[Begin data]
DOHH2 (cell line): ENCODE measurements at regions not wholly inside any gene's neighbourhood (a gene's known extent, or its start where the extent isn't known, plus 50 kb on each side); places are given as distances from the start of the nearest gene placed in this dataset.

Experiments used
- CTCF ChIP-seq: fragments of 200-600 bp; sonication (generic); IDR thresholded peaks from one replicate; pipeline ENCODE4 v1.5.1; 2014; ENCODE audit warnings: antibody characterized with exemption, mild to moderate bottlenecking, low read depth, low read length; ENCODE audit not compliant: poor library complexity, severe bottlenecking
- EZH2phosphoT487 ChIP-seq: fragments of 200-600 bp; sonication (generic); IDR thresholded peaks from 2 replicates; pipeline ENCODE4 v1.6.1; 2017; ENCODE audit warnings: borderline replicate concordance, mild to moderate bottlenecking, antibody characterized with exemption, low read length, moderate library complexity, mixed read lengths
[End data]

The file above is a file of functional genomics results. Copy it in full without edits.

DOHH2 (cell line): ENCODE measurements at regions not wholly inside any gene's neighbourhood (a gene's known extent, or its start where the extent isn't known, plus 50 kb on each side); places are given as distances from the start of the nearest gene placed in this dataset.

Experiments used
- CTCF ChIP-seq: fragments of 200-600 bp; sonication (generic); IDR thresholded peaks from one replicate; pipeline ENCODE4 v1.5.1; 2014; ENCODE audit warnings: antibody characterized with exemption, mild to moderate bottlenecking, low read depth, low read length; ENCODE audit not compliant: poor library complexity, severe bottlenecking
- EZH2phosphoT487 ChIP-seq: fragments of 200-600 bp; sonication (generic); IDR thresholded peaks from 2 replicates; pipeline ENCODE4 v1.6.1; 2017; ENCODE audit warnings: borderline replicate concordance, mild to moderate bottlenecking, antibody characterized with exemption, low read length, moderate library complexity, mixed read lengths